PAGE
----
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Fifty years since Title IX, the world of women's sports is transformed

Girls' high school sports participation has increased more than 1,000% since, according to the National Center for Education Statistics. Collegiate sport participation jumped more than 500%.

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Kendra Harrison clears a hurdle during the women's 100-meter hurdles race at the IAAF Diamond League meet at Stockhold Olympic Stadium in Sweden on May 30, 2019.
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Half a century since passage of the landmark U.S. Title IX law, Olympians and trailblazers say the legislation profoundly transformed global sport for women.

The law passed June 23, 1972, requires U.S. education programs that receive federal funding to provide equal opportunities for participation — including for all sports.

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Girls' high school sports participation has increased more than 1,000% since, according to the National Center for Education Statistics. Collegiate sport participation jumped more than 500%, according to the Women's Sports Foundation (WSF).

What followed was an explosion in women's Olympic participation.

"The impact of Title IX on Team USA is profound,” U.S. Olympic and Paralympic Committee (USOPC) Chief Executive Sarah Hirshland told Reuters.

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Female participation in Team USA's Summer Olympic rosters jumped 310% since Title IX, while their Winter Games rosters saw a 300% boost.

"We've witnessed a remarkable progression over time of U.S. women representing bigger percentages of our Olympic delegations, and of the team's overall medal success,” Hirshland said. "That's great for Team USA, and great for women's sport broadly."

The number of female events at the Summer Games doubled from 43 in 1972 to 86 in 1992, according to the USOPC, with the Winter Games seeing an increase from 12 events to 23 in the same time period.

"That changed the landscape for women not only in the United States but around the world, because the world was watching what the United States was doing," pioneering marathon runner Katherine Switzer said in an interview ahead of the New York Road Runners Mini 10K race.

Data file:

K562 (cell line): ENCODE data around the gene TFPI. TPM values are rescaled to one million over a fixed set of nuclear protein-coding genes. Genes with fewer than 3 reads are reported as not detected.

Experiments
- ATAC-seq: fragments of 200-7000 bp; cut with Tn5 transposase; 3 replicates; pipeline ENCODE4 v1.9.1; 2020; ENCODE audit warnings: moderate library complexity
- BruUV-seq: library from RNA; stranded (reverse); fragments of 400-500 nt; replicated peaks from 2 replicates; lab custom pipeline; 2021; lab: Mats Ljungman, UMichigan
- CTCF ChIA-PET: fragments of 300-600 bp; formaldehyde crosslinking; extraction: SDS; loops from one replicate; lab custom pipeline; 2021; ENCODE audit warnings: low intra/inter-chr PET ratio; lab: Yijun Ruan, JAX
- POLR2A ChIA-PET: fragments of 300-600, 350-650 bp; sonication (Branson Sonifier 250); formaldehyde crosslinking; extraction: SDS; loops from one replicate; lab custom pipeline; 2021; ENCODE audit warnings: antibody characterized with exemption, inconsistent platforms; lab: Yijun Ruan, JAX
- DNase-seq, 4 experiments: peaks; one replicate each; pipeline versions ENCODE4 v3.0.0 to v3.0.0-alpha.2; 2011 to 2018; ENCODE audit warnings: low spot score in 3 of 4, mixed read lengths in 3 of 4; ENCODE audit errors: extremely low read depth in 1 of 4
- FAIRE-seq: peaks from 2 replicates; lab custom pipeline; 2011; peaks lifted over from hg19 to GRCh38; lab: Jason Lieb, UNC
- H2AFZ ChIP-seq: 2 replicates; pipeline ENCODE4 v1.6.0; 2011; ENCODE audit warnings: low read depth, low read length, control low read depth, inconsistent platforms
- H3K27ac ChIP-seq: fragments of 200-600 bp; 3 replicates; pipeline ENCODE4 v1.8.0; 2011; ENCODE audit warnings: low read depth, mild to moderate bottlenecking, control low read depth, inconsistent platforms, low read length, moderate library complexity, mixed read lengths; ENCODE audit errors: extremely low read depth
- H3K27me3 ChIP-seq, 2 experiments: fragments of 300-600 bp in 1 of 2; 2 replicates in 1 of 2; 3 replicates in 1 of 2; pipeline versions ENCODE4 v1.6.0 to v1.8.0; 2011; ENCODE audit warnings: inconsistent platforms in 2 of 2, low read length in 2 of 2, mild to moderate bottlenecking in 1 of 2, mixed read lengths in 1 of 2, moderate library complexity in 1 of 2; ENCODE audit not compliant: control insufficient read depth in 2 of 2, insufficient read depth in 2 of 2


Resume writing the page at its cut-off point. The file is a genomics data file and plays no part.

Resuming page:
Switzer was the first woman to run the Boston Marathon as a registered competitor, after challenging a ban on female runners and competing under her initials in 1967. She also lobbied for inclusion of a women's marathon in the Olympics ahead of its 1984 debut.

"There was now a generation of little girls who were growing up and realizing that they were entitled to an opportunity and they took that opportunity," said Switzer. "So then they could set their sights on the Olympics."

Women accounted for nearly half the athletes at the Tokyo 2020 Olympics — 48.7% — an increase from 45% at the Rio Summer Games, according to the WSF. It projected a "strong likelihood" of equal female participation in 2024.

Still, work remains to be done to achieve a truly level playing field. The progress has been felt disproportionately, with students from marginalized backgrounds gaining fewer advantages.

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A WSF report last month found that girls at predominantly white high schools typically see 82% of the athletic opportunities that boys do. That falls to 67% in schools where students of color are the majority.

"There needs to be work in helping and supporting our disabled athletes and giving more opportunities, obviously, to our BIPOC (Black, indigenous and people of color) community as well," WSF CEO Danette Leighton said.

This month, the WSF partnered with the National Women's Law Center (NWLC) and the Billie Jean King Leadership Initiative to launch "Demand IX," a campaign for stronger Title IX protections.

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'FLASH POINT'

The law was originally aimed at equalizing academic disparities.

"Title IX was not initially about sports, but sports really quickly becomes a flash point," Laura Mogulscu, curator of women's history collections at the New-York Historical Society, told Reuters.

Its inception overlapped with critical movements in women's sport including in tennis, when nine of its top women, led by King, began their own professional tour after seeing prize money disproportionately allocated for male competitors.

"The 'Battle of the Sexes' is in 1973 and just a couple of months after that, (Billie Jean King) testifies in Congress in support of the Women's Educational Equity Act, which helps fund programs that implement Title IX at schools," said Mogulscu, who co-curated a "Title IX: Activism On and Off the Field" exhibit.

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King defeated former men's world No. 1 Bobby Riggs in a hugely high profile exhibition match dubbed "The Battle of the Sexes," widely seen as giving a major boost to women's sports.

For 2004 bronze medal winner and former U.S. women's marathon record-holder Deena Kastor, Title IX meant she did not "know of missed opportunities."

"When I was 11 years old, I was sitting in the living room of my parents house watching Joan Benoit Samuelson come in and win the first ever Olympic medal in the (1984) women's marathon," she said.

"I don't think I knew the significance of it at the time sitting there as a young girl. But I could feel the importance of it."

(Reporting by Amy Tennery in New York; editing by Bill Berkrot.)

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This story was written by one of our partner news agencies. Forum Communications Company uses content from agencies such as Reuters, Kaiser Health News, Tribune News Service and others to provide a wider range of news to our readers. Learn more about the news services FCC uses here.

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